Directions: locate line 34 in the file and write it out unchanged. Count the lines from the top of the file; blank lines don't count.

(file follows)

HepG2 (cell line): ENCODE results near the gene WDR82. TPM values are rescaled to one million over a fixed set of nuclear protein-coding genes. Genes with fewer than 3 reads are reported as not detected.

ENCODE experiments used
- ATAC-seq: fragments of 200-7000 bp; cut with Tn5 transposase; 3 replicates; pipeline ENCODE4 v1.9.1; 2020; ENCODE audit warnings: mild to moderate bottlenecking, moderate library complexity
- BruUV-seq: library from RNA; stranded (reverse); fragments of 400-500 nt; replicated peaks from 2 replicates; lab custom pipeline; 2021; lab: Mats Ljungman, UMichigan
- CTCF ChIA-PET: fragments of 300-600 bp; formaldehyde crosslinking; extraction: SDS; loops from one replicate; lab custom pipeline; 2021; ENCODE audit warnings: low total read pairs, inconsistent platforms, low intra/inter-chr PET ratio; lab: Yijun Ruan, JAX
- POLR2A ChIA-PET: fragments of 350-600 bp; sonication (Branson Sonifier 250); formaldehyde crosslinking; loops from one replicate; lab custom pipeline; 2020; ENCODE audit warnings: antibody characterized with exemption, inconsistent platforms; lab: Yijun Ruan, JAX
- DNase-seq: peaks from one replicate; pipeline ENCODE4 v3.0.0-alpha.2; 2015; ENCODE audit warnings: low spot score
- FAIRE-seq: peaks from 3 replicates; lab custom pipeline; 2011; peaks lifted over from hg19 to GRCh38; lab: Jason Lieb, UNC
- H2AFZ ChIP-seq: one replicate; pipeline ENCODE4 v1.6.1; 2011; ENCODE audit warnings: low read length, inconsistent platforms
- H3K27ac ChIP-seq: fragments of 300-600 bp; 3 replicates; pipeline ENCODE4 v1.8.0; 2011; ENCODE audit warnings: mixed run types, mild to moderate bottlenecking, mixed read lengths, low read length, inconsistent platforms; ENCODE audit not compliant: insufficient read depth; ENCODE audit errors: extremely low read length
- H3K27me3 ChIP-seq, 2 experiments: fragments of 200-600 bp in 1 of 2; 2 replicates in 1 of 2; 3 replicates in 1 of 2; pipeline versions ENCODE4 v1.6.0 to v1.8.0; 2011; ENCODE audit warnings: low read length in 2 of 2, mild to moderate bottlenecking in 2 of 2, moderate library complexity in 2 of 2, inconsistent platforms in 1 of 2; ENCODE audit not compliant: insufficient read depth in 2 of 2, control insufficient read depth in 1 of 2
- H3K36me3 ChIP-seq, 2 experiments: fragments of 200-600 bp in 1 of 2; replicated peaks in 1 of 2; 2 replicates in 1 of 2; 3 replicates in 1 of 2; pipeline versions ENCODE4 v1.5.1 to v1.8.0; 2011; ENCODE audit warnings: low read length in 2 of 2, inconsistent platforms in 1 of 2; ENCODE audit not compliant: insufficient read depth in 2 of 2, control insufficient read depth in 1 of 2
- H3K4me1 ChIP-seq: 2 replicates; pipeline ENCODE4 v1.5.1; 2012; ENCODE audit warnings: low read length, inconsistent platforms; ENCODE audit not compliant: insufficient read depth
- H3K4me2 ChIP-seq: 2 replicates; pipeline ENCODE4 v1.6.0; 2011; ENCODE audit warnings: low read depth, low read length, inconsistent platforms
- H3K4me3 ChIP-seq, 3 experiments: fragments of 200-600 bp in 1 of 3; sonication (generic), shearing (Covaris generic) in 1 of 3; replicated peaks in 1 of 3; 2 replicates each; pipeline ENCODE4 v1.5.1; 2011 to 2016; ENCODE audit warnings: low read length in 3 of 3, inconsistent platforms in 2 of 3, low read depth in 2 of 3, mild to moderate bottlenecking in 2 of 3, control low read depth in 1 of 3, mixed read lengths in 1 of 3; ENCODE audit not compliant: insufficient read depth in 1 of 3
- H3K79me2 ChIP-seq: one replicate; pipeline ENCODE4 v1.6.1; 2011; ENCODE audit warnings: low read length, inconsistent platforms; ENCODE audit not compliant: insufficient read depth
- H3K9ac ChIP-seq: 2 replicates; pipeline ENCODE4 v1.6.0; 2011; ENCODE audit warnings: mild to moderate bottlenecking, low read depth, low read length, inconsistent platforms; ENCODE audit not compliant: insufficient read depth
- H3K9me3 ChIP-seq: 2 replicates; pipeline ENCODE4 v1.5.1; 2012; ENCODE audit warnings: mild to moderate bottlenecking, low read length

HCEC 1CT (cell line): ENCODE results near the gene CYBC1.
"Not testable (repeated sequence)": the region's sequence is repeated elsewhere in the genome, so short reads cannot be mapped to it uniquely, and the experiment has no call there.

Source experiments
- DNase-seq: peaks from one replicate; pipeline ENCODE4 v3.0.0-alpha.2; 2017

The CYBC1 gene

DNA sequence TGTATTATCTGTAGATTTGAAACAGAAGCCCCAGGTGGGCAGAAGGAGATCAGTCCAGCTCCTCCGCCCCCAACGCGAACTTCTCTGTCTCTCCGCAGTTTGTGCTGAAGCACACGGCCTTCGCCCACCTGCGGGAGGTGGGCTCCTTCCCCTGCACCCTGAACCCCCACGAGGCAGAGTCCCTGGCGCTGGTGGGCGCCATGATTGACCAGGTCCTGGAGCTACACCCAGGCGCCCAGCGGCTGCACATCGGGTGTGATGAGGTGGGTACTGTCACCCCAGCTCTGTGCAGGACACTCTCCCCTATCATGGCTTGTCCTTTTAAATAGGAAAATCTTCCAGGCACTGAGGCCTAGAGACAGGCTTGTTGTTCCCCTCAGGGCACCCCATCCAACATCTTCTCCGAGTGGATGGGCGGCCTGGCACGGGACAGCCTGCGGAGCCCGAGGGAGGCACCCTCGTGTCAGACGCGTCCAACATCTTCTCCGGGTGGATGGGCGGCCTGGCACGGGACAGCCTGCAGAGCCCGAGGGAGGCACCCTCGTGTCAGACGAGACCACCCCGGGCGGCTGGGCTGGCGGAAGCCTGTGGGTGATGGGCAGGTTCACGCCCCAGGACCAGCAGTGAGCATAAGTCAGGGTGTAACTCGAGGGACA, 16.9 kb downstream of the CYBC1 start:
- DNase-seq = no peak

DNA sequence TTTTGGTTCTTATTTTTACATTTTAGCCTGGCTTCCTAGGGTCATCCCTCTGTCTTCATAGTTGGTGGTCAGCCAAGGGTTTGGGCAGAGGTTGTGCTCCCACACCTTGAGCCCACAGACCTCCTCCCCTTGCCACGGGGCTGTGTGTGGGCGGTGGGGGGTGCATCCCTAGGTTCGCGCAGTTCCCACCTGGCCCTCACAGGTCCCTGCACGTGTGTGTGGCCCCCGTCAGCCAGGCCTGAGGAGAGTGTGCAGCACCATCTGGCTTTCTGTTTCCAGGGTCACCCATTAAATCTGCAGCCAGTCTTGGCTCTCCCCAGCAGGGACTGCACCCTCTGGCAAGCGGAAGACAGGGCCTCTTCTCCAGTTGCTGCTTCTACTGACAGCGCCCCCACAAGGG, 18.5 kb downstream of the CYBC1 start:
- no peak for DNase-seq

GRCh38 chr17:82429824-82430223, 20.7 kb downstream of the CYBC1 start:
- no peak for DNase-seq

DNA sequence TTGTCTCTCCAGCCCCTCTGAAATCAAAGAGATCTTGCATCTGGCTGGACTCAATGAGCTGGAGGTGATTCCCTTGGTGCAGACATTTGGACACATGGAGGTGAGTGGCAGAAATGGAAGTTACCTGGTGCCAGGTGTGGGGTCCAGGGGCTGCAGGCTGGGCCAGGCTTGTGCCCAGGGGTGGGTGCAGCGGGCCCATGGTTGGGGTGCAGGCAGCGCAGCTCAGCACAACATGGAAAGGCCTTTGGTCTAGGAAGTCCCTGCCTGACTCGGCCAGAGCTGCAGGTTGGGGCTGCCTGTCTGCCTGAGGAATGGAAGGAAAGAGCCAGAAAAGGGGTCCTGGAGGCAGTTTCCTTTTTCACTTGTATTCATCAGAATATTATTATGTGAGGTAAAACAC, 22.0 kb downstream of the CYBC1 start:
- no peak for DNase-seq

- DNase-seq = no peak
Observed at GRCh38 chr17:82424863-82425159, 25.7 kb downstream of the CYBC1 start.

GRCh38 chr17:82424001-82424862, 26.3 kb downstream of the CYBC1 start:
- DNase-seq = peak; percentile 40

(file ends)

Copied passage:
GRCh38 chr17:82424001-82424862, 26.3 kb downstream of the CYBC1 start: